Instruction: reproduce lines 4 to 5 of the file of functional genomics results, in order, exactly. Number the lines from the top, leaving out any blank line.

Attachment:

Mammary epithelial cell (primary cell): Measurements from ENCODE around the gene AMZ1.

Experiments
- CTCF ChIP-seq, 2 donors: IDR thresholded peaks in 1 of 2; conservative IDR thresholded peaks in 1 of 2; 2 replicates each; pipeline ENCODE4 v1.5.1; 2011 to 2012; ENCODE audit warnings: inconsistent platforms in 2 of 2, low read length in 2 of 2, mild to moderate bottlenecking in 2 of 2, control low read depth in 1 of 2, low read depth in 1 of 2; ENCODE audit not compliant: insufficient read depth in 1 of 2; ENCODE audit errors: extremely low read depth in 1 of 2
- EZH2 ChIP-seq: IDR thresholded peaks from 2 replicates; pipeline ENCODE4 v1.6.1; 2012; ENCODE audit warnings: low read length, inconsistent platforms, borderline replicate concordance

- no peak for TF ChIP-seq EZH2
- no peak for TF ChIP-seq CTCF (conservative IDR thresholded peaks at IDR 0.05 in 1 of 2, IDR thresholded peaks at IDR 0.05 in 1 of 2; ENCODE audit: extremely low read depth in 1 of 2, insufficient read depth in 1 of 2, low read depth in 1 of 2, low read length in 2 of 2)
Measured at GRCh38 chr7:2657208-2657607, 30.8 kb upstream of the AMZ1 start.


- EZH2 ChIP-seq: IDR thresholded peaks from 2 replicates; pipeline ENCODE4 v1.6.1; 2012; ENCODE audit warnings: low read length, inconsistent platforms, borderline replicate concordance

- no peak for TF ChIP-seq EZH2